I am very happy for this blog post…do take a read. I like anything that creates harmony and understanding.
Every year, the United Peace Federation (in Kuala Lumpur) organizes a yearly celebration called the “World Interfaith Harmony Week”. This celebration exists due to the kind initiative of King Abdullah II of Jordan… he pushed for the resolution to be passed in the United Nations General Assembly in 2010. Now, there are 33 other countries who participates in this celebration all over the world.
Liaison David Lai was invited as he is a very good English speaker. He often gets invited for talks now (See David speaking here re Bodhisattva vows: http://www.youtube.com/watch?v=oaB_fZL4uB4 ). Along with David went Pastor Susan and a few Kecharians to the World Interfaith Harmony Week event.
Yesterday, about 100 people attended the World Interfaith Harmony Week congregation in KL. Those who attended were all from different races, cultures and religious backgrounds… How beautiful… Hindus, Muslims, Christians, Buddhists, Sikhs etc all discussing about interfaith-related matters.
The event began with an introduction of the celebration, followed by a screening of the video, “With One Voice”. Three panelists then spoke about their experiences of peace, how to foster it, and how they themselves have fostered it.
A Hindu swami stood up to say how he felt:
1) He didn’t like that the panelists used the word “tolerance” because it means that you don’t truly accept something. It means you still hate or dislike something, but can’t do anything about it. He preferred “acceptance”.
2) He wondered why the panelists wouldn’t answer. He said that he didn’t appreciate that the panelists skirted the issue.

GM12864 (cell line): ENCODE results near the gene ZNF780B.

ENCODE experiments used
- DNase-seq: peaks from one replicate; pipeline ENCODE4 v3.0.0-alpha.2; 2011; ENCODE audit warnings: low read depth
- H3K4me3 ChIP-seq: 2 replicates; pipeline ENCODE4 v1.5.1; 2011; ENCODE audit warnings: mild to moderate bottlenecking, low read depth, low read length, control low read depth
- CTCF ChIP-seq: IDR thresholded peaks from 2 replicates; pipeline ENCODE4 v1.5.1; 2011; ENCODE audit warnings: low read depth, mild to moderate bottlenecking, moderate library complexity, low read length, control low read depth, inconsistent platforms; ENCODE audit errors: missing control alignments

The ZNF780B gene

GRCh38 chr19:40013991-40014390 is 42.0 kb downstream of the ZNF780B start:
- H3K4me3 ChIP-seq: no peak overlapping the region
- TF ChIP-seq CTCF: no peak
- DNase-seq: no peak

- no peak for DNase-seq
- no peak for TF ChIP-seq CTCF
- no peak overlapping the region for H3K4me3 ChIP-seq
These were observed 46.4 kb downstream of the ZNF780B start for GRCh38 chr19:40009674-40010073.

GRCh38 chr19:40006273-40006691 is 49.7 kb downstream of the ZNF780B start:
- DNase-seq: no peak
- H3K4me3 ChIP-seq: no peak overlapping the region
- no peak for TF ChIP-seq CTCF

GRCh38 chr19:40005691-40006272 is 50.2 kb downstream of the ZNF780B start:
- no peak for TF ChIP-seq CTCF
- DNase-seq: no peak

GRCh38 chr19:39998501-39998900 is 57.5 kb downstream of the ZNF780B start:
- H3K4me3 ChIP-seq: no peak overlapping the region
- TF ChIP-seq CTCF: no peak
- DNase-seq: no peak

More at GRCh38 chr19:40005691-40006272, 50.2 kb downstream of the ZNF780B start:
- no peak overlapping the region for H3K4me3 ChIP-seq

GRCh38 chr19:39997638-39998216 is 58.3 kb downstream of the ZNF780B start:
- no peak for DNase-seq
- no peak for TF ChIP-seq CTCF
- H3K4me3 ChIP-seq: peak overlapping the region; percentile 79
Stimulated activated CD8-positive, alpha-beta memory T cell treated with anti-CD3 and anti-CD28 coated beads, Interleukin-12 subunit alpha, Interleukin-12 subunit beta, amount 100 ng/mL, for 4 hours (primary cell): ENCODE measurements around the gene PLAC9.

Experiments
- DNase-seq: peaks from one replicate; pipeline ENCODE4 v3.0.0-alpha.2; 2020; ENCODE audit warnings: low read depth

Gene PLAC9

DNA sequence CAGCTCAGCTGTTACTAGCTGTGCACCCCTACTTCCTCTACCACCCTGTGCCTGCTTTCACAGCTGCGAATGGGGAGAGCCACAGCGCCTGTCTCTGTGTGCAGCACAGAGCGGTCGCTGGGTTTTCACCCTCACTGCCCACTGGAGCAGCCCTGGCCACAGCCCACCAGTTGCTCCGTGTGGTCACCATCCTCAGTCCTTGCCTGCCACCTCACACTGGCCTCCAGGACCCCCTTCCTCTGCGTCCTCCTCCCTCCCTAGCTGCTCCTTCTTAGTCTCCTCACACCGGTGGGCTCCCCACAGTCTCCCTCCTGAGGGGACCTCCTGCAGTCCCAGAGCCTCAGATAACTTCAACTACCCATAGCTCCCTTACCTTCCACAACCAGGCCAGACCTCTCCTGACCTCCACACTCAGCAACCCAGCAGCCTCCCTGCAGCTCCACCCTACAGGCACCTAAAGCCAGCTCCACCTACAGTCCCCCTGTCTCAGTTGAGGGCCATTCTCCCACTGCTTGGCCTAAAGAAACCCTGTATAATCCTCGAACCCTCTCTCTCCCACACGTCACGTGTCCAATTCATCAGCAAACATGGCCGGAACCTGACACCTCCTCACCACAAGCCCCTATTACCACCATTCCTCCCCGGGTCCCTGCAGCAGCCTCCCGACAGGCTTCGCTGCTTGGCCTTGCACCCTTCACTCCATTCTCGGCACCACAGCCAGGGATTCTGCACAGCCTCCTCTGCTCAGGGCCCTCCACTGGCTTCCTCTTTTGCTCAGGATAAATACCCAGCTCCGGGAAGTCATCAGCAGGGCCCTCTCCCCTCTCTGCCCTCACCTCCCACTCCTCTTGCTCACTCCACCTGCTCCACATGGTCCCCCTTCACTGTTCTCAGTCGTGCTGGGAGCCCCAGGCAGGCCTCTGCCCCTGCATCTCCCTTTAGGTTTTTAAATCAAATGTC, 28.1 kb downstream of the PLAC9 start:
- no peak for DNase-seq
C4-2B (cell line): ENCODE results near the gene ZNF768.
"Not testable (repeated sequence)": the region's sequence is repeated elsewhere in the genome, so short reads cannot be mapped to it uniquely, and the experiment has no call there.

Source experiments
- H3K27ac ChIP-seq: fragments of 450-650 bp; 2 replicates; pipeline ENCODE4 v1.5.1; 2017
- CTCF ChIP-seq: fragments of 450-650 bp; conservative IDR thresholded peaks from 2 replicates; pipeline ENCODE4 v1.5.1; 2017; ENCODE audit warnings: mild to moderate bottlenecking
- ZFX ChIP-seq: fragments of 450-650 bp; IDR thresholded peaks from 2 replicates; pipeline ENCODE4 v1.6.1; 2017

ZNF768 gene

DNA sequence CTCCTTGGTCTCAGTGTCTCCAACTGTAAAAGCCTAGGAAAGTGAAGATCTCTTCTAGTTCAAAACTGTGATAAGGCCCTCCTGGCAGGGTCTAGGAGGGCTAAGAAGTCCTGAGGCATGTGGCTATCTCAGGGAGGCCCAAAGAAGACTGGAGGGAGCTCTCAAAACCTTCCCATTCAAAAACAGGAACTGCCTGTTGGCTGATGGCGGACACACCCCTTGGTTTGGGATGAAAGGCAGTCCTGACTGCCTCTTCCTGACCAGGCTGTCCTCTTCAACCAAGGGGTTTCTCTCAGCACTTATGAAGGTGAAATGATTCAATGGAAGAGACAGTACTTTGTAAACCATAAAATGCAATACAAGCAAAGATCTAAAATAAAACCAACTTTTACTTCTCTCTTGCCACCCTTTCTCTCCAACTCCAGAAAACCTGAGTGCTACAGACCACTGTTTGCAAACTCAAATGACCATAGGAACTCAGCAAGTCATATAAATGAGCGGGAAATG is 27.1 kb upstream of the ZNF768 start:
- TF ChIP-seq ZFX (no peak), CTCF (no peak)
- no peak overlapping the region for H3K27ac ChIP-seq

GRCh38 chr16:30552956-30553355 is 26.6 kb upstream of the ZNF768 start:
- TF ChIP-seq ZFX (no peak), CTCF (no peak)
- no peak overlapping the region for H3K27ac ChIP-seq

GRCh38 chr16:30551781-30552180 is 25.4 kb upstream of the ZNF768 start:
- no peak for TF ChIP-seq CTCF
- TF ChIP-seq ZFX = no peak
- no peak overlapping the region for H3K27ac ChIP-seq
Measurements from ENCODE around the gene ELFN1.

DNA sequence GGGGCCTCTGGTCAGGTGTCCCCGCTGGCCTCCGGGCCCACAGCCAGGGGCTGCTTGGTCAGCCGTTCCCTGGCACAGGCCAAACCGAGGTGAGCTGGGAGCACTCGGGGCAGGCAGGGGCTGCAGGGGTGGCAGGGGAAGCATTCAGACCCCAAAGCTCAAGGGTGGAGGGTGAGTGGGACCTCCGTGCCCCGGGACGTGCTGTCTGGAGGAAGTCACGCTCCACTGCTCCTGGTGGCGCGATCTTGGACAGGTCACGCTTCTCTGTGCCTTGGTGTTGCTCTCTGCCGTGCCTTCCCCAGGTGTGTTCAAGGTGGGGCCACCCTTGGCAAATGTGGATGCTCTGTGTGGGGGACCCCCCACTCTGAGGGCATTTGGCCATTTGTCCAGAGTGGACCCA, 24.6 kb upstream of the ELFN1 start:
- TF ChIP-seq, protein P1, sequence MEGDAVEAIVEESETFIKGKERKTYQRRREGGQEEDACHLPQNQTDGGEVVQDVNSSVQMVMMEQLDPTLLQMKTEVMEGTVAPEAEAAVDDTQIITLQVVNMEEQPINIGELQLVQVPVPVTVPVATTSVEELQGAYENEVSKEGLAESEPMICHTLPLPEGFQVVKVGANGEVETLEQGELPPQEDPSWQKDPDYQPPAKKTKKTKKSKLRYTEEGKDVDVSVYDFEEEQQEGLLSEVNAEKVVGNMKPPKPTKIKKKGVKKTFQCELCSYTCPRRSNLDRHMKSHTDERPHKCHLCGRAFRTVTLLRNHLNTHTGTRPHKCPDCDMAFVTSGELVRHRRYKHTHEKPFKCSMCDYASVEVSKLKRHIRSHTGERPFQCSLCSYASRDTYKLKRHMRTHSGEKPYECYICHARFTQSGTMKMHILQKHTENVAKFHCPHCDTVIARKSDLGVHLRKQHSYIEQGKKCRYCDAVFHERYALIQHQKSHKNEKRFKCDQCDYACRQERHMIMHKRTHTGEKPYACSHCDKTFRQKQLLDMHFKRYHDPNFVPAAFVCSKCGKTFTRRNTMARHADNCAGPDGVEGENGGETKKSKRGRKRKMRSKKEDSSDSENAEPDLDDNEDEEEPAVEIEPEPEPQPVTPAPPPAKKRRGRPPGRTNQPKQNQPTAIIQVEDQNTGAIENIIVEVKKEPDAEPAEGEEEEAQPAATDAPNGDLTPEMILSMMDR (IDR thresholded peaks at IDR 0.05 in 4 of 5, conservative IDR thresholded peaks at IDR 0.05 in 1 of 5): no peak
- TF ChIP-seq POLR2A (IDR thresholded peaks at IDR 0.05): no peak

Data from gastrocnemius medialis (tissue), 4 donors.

In response to that, Pastor Susan stood up to elaborate:
1) She agreed regarding the Hindu swami’s stance on tolerance but has come to accept it because it reflects the reality of the world today: where there is so little peace, we should aim for tolerance first then foster acceptance. She said that she has come to accept tolerance.
2) She believed questions like that should be asked in the public sphere to draw people’s attention to it. People can’t keep avoiding the issue because it will leave us behind in the world. We need to ask hard questions to progress in our minds and thinking.
She added that such questions, if answered, what benefit would it bring to the conversation that day? According to those who went, Susan spoke clearly and with conviction, and did not hesitate when offering her opinion on a sensitive topic. She also publicly thanked the organisers on behalf of Kechara… for organising the event and said it was encouraging to see so many people come.
I’m happy to see Pastor Susan share her opinions at this inter-faith gathering. Inter-faith gatherings are not meant to find differences among eachother’s faiths, but similarities in order to foster respect and genuine understanding. We all have to live in the world together and we all have our own faiths. It’s not feasible everyone belongs to one faith, but it is feasible everyone respects eachother’s beliefs….Many people were very impressed with Pastor Susan and came up to speak to her after the event. Yes, Pastor Susan is very knowledgable and patient.
As Pastor Susan a question here or contact her: http://blog.tsemtulku.com/ask-the-pastors
Do take a look at the photos below.